Wednesday

14th Nov 2018

Opinion

How to stop the collapse of the Dutch left

  • Traditional Dutch windmill and a billboard with the many fragmented Dutch political parties. (Photo: Peter Teffer)

The Dutch elections did not herald a populist spring in Europe. So much for the good news.

Contrary to the prevailing coverage in foreign media, the takeaway of the Dutch elections should not be that Wilders' PVV party didn't acquire a leading position - this was to be expected - or that the 30-year-old green candidate, Jesse Klaver, won ten seats (this was, however laudable, largely at the expense of other left-wing parties).

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The key takeaway should rather be the consolidation of conservative and right-wing liberal parties in the Netherlands, and the further fragmentation of the political landscape.

The left-wing parties of PvdA (S&D), Groen-Links (Greens) and SP (GUE) have taken fewer seats altogether in the parliament than the PvdA had in its past mandate: 37 vs 38. They now represent less than a quarter of the votes.

The collapsing left

How did the left collapse so badly?

One strand of thought considers the disappearing dichotomy between left and right on socio-economic issues. Some see this as a structural tendency, whereas others see this as a temporary phenomenon.

The liberal-conservative VVD and the social-democrat PvdA were the biggest adversaries in the 2012 election, but the coalition government of these two parties minimised the differences between them.

Indeed, a demonstration of the differences – on many issues such as tax avoidance, bankers’ bonus, flexible labour contract, and so on – is necessary for the voters to see the dichotomy, and it is necessary for the election campaign to revolve around socio-economic issues.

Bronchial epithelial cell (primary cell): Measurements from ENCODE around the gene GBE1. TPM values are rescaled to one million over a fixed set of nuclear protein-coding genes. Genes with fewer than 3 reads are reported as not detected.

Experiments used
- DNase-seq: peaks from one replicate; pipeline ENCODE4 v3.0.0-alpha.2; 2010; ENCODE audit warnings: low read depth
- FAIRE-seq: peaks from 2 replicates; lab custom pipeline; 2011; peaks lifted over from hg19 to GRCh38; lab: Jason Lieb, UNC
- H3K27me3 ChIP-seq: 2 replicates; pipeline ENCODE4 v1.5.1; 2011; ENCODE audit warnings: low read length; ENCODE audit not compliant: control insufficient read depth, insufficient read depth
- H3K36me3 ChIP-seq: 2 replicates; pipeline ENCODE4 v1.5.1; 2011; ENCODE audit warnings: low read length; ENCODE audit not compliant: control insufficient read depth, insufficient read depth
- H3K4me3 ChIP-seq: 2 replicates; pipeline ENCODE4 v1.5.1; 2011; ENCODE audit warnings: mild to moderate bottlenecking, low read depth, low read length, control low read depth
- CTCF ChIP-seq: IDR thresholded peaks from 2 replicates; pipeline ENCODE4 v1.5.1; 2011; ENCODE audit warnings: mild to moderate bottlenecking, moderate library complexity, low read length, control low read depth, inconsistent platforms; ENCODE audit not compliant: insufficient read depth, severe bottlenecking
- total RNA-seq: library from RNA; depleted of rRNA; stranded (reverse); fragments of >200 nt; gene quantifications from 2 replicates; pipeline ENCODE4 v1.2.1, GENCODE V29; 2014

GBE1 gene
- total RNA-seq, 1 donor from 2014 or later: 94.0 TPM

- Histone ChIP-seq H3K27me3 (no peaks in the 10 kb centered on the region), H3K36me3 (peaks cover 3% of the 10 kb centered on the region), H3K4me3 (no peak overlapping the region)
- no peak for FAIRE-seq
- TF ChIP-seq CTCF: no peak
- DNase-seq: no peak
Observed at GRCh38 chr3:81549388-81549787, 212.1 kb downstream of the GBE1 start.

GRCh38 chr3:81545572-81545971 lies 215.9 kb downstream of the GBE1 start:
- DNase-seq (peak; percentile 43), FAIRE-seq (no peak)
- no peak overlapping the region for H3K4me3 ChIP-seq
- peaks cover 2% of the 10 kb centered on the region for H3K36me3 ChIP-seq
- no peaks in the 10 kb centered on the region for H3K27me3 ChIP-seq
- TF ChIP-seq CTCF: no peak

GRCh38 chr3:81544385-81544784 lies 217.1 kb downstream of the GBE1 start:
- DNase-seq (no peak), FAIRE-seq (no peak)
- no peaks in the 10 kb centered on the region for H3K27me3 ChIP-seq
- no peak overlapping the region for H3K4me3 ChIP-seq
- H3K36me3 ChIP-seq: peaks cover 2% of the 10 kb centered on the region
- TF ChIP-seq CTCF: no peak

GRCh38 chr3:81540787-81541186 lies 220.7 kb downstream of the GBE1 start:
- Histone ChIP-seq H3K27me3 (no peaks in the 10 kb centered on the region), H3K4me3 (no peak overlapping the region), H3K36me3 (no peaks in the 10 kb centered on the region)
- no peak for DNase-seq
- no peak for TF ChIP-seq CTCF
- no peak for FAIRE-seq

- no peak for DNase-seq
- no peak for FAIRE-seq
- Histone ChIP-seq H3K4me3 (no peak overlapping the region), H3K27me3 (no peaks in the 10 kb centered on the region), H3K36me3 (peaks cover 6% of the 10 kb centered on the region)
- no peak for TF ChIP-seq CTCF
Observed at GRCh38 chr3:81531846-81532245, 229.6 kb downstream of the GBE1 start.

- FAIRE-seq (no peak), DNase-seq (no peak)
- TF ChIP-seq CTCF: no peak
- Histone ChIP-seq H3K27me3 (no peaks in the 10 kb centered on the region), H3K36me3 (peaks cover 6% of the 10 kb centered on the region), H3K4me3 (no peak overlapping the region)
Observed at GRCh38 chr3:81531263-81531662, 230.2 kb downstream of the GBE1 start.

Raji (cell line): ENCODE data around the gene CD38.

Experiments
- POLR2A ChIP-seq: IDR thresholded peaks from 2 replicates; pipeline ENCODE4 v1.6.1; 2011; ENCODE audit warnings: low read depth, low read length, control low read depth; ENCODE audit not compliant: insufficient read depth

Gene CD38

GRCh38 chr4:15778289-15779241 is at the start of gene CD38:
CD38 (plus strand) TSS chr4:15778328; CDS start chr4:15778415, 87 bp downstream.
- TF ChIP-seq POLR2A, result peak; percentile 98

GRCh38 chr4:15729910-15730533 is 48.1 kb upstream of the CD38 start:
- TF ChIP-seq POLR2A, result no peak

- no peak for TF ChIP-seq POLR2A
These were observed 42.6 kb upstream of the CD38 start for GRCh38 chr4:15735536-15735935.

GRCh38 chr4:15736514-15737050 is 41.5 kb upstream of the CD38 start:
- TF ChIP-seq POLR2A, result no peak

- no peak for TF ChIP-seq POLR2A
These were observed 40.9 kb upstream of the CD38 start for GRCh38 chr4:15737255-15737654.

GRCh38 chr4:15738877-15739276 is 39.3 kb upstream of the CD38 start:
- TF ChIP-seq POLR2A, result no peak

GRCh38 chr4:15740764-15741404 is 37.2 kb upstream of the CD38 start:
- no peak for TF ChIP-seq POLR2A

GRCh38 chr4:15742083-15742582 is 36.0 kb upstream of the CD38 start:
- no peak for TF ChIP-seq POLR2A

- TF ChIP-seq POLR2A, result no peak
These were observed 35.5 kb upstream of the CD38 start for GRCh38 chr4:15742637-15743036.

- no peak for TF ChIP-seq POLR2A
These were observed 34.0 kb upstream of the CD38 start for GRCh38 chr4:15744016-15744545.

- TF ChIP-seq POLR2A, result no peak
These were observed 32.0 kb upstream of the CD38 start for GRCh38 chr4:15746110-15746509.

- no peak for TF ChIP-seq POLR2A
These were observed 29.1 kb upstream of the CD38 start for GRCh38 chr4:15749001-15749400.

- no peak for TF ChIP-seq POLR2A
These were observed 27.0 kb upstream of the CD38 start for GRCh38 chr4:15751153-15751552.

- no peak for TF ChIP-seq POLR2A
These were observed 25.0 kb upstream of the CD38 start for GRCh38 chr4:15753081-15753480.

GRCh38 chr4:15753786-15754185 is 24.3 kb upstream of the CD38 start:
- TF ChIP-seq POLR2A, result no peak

Another strand of thought points to the ongoing fragmentation of the political landscape.

The Socialist Party of Emile Roemer has been competing with the charismatic new kid, Jesse Klaver, to draw in disenchanted PvdA voters.

Yet only 10 of the 29 seats that were lost went to either of the two left-wing parties according to IPSOS, a research firm.

In fact, it was very clear that neither of these two parties were good alternatives. Some voters turned to Liberal party D66, which takes a position in the middle, and some did not turn up to the ballot boxes at all.

New parties

Others found their way to relatively new parties.

For instance, ‘Denk’ won three seats from voters with non-Dutch ethnic backgrounds, mainly Turkish and Moroccan. 50+, a party that focuses on upset pensioners, increased its share to four seats. Finally, the animal party - a mixed bag of extreme left, ecologists and EU sceptics - captured a further five seats.

Yet, Mr. Rutte did not suffer from the fragmentation, even though there has been a flurry of new right-wing parties. Despite having lost eight seats, his liberal-conservative VVD remains in an unchallenged pole position.

It is surprising to see how tepidly many among the left have responded to this defeat, sharing in the Europe-wide sigh of relief after holding off Geert Wilders.

It could be said that the decline of the left is a mix of both tendencies. The PvdA has not been able to contrast with and confront the right-wing Mark Rutte, and the scattering of the political field into special interest parties has paralysed and diluted the left.

The result

So, we will face a third term of a prime minister whose party has taken no measures on climate change. A party that pursues an active agenda of making our country more unequal. A party that celebrates the blessings of tax avoidance (under the euphemism of ‘positive investment climate’).

A party that greedily adopts the belligerent anti-immigration language of Geert Wilders, to pay lip service to his potential voters.

Wilders won five seats and lost any prospect of governing, but his biggest win is that he lured people into believing that the elections were a struggle between right and far-right

After two decades of right-wing prime ministers, there is a tremendous amount of work to do for the left to make the Netherlands more inclusive, more equal and more socially just.

The onus will be on a broad left-wing movement that can connect people beyond special interests and that dares to confront and contrast with the right.

Let’s start our fight.

Paul Tang is a Dutch MEP from the Socialists & Democrats Group in the European Parliament and a member of the Labour Party (PvdA) in the Netherlands.

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